How to turn Dirt into Soil

Asked December 29, 2019, 8:51 AM EST

Hello, I recently expanded our garden with a 24 x 16 foot patch of land. However when we removed the grass, it exposed terrible dirt, the ground is hard and very clay like with little to no drainage. What should be done to turn this dirt into healthy growing soil for tomatoes? Should I sacrifice a growing season to plant a cover crop? Or should I simply till the ground and add a thick layer of compost? Thanks in advance!

Montgomery County Maryland

1 Response

Healthy soil possesses a number of factors that include porosity (air spaces between the particles which help roots grow and breathe), permeability (how well water drains), and microbial life. Organic matter provides many benefits and improves soil quality in several ways, including "feeding" microbial life and promoting porosity by helping "glue" the fine soil particles that compact easily into larger conglomerates that allow for better airflow and water drainage through the soil. Microbes break soil organic matter's nutrients into forms plants can use, and will colonize plant roots symbiotically and help the plant absorb water and nutrients.

Your soil is likely adequately stocked with microbial life and mineral nutrients from the normal decomposed-rock portion of the soil, but it's possible your organic content is lower than desirable for gardening purposes. Housing construction will also have left the subsoil compacted and likely removed the topsoil entirely, which often has more organic matter than subsoil. It wouldn't hurt to get a soil test done this winter of the new bed so you know how best to prepare the soil come spring. This page provides some basic information and includes a link to regional testing labs:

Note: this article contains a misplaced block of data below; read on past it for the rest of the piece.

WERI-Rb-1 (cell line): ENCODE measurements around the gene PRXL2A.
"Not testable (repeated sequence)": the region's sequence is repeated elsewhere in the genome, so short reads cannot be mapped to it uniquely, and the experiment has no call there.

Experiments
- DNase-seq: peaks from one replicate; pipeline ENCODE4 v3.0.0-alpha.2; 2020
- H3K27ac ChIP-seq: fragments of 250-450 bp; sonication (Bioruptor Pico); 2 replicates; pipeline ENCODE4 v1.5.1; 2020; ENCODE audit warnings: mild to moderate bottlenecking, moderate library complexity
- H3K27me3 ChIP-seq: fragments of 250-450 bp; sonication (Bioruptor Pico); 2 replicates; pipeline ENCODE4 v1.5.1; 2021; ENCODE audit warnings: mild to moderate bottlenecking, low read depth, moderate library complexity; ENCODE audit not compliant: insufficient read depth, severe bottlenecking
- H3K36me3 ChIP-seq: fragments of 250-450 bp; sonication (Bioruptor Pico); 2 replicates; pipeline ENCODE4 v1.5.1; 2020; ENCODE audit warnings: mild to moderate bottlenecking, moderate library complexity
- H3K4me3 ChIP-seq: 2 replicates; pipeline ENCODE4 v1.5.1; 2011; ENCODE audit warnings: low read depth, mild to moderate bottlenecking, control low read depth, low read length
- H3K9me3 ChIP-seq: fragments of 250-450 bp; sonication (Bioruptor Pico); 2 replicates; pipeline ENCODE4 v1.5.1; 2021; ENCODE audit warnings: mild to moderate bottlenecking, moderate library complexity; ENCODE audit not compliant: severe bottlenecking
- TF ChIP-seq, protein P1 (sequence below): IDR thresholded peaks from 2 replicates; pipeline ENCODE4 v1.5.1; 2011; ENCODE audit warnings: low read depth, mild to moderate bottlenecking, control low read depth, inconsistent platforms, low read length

Advice concerning soil amendments and tilling of the soil is mixed and depends a bit on the plants being grown. Tilling can destroy soil structure, but if it's decimated to begin with, such an overhaul might be in order. Compared with long-term ornamental plantings, vegetable crops are producing a harvest and often entirely removed themselves each season, so nutrients are being used up at a faster rate, not completely recycled in-place, and may need to be supplemented. In addition, some heavily-compacted soils are not ideal for herbs or root vegetables that need a looser soil texture. Tomatoes, while not a root crop, still have a fairly deep root structure. You can either layer-on a topdressing of compost and let weathering (contraction cracks and fissures) and soil life (earthworms, beetles, etc) work it into the soil layers over time or you can mix it in manually with a tiller or pitchfork. The fork will alter the soil structure less than tilling if you wish to use minimal disturbance, though exposing large rocks with a fork may be of use if you intend to later add root crops. A soil test often gives results on current organic matter levels (and desired levels, in percentages) if it gives you the choice of denoting the sample is for vegetable gardening use.

Cover crops are a great way to minimize erosion and help improve soils (clay-busting deep-rooted radishes and nitrogen-fixing clovers are two examples). That said, except for periods of fallow land between crops or planting seasons, it isn't necessary to delay planting a season. Going forward, however - crop rotation is a good practice to avoid repeat occurrences of pest or disease outbreaks if they occur this year. Thus if another crop isn't going to be used in its place next year, a cover crop makes a good stand-in.